The genus Solidago, also known as goldenrods, is a very common and important plant found throughout the tallgrass prairies and savannas of Illinois. These generally stout, tall plants exhibit yellow blooms of varying size and shape and bloom through the fall and summer and are a staple source of food for pollinators seeking pollen or nectar or grazing animals who may feed on the foliage. Goldenrod can also provide habitat for insects over winter who may seek shelter in the hollow stems or stem galls (a benign growth on the exterior surface of a plant that can be used to house insect larvae).
Goldenrod as a genus consists of some 120 species in the aster family spread across North America and are found in varying types of habitats from open wetlands to dry forests. Some goldenrods appear very similar (S. canadensis and S. altissima) while others have drastically varied features, making for a quick ID (S. flexicaulis and S. ulmifolia).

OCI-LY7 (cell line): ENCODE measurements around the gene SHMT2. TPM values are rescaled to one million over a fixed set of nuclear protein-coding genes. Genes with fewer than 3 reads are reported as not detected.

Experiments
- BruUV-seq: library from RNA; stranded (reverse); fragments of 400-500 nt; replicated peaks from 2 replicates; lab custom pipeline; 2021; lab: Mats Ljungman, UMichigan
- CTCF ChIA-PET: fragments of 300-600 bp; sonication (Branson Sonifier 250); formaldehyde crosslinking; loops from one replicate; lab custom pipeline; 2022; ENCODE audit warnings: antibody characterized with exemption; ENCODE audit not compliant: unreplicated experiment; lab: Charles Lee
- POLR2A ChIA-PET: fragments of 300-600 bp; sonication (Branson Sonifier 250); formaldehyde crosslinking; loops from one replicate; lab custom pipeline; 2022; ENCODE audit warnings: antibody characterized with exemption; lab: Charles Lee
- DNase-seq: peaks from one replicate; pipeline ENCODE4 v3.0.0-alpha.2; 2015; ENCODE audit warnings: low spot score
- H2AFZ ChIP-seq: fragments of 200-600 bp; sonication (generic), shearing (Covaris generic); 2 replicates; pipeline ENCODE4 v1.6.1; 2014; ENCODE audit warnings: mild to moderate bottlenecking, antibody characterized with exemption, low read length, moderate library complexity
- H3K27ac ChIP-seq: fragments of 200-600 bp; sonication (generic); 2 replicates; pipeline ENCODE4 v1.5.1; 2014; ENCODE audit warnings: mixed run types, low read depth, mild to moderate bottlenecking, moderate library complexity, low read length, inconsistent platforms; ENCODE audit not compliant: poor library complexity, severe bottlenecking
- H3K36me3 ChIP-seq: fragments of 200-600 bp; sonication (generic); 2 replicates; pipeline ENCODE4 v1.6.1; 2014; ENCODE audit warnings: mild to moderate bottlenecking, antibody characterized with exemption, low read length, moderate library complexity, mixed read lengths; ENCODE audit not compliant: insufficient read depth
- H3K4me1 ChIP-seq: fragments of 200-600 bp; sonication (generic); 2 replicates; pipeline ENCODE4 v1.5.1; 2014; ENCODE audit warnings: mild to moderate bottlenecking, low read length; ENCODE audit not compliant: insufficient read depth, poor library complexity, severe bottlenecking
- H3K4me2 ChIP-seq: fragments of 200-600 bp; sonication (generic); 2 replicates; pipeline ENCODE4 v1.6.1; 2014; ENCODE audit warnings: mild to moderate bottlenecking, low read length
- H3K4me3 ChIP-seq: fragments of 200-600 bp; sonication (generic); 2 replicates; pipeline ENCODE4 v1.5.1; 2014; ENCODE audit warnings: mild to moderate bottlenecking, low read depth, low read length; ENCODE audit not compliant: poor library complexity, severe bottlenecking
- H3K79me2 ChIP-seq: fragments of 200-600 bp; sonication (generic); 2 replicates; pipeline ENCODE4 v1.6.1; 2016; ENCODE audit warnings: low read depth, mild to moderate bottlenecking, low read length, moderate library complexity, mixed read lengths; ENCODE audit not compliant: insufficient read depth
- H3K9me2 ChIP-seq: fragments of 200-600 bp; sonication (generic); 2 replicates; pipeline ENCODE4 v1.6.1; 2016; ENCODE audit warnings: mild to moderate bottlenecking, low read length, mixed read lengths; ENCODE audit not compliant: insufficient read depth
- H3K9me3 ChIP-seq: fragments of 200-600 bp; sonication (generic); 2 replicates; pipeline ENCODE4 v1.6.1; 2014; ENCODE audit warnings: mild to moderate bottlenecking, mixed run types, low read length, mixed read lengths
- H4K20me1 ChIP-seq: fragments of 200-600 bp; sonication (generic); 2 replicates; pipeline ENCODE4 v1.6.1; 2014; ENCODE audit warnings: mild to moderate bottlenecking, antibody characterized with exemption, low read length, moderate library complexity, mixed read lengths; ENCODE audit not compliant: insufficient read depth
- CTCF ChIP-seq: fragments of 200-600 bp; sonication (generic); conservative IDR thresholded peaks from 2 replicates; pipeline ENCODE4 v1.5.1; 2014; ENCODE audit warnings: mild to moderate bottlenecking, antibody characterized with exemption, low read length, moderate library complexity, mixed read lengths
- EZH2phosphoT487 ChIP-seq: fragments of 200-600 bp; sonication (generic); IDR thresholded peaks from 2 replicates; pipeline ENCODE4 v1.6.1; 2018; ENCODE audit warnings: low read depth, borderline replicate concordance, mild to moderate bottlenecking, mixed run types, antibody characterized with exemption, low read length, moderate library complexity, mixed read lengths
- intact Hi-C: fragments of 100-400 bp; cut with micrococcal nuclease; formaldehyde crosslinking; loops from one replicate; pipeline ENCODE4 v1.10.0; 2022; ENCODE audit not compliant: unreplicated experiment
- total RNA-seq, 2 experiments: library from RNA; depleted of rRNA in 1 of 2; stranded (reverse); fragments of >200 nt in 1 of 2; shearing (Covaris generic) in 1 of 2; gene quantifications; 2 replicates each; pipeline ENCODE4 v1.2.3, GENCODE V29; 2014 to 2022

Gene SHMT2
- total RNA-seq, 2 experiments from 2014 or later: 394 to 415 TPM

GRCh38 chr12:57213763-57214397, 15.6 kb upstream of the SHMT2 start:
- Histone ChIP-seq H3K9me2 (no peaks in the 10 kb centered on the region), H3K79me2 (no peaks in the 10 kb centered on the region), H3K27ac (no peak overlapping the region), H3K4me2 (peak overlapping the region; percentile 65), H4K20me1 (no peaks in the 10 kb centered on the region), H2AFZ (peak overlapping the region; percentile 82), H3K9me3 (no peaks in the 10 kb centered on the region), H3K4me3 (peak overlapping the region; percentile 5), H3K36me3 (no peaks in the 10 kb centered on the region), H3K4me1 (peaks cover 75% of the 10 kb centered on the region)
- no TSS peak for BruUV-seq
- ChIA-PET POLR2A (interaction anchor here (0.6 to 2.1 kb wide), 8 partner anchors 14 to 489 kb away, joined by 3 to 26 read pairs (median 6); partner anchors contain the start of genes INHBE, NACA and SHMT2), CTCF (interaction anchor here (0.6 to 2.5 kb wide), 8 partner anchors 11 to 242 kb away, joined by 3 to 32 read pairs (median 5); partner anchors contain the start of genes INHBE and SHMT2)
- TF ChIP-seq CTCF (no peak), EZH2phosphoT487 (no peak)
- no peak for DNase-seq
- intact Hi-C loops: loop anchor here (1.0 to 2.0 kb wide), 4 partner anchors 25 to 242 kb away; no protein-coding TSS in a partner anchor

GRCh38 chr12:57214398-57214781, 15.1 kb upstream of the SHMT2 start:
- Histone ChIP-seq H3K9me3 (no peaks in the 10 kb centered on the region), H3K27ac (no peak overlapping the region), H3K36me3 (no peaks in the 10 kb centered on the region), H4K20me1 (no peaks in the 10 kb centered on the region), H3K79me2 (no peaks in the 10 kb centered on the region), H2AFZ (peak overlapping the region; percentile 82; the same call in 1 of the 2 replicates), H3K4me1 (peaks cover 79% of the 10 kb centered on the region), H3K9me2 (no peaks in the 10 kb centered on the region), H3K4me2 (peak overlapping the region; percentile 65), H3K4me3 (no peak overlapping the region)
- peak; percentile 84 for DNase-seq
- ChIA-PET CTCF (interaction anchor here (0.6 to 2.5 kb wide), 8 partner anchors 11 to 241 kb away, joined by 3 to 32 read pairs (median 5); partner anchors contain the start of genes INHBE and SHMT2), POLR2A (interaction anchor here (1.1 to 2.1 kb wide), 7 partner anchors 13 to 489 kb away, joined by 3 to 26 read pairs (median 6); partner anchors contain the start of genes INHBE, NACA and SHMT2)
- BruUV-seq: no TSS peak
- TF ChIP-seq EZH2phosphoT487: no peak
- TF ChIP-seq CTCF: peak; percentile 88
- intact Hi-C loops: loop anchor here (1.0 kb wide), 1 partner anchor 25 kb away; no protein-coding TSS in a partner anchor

Of significant note, is the common misconception that goldenrod, as the primary bloomer on the fall prairie, is somehow responsible for hay fever or other severe allergy issues. This could not be farther from the truth. Because goldenrod is insect pollinated and not wind pollinated, the pollen grains are too heavy to be wind-blown and are not a common cause of allergic reactions. Ragweed, on the other hand, contains up to a billion small, wind-blown pollen grains that can stay airborne for days at a time and are responsible for about half of all pollen-related allergy cases in the United States (primarily annual ragweed [A. artemisiifolia] and giant ragweed [A. trifida], the latter of which can reach heights of up to 12’ tall).
So, if you see goldenrod blooming this fall, bust out your favorite wildflower guide and check around for some friendly pollinators working away to prepare for the winter.